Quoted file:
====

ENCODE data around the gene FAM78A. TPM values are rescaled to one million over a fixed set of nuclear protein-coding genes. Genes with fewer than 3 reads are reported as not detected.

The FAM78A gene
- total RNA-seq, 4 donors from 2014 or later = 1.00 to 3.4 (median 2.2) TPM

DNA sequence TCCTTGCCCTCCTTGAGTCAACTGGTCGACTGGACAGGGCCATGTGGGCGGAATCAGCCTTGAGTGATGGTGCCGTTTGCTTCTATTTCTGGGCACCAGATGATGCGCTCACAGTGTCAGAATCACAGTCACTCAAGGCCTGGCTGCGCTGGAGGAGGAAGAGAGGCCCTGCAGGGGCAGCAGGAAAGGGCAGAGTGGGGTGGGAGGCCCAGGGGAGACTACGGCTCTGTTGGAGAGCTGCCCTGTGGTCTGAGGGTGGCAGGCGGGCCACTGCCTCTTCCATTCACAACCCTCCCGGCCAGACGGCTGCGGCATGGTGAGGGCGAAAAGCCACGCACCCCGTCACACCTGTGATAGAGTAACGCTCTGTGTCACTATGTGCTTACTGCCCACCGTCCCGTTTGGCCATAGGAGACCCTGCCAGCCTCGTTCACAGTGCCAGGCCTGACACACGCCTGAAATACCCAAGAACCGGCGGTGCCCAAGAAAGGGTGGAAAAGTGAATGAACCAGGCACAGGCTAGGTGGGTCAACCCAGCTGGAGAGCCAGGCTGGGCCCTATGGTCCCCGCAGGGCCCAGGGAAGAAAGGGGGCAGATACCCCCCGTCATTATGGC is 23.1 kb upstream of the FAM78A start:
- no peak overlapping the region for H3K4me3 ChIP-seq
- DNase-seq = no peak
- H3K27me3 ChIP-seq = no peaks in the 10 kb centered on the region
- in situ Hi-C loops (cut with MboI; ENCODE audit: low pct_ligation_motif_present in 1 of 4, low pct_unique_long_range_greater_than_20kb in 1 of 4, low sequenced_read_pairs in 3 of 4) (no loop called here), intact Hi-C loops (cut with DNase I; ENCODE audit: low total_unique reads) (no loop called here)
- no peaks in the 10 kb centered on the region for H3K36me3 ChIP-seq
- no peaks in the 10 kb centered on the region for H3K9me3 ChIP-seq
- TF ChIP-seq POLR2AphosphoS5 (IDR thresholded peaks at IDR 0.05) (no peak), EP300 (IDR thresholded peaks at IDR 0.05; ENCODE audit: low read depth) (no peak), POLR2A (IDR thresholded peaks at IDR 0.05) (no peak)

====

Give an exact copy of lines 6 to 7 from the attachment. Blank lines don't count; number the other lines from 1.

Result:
- DNase-seq = no peak
- H3K27me3 ChIP-seq = no peaks in the 10 kb centered on the region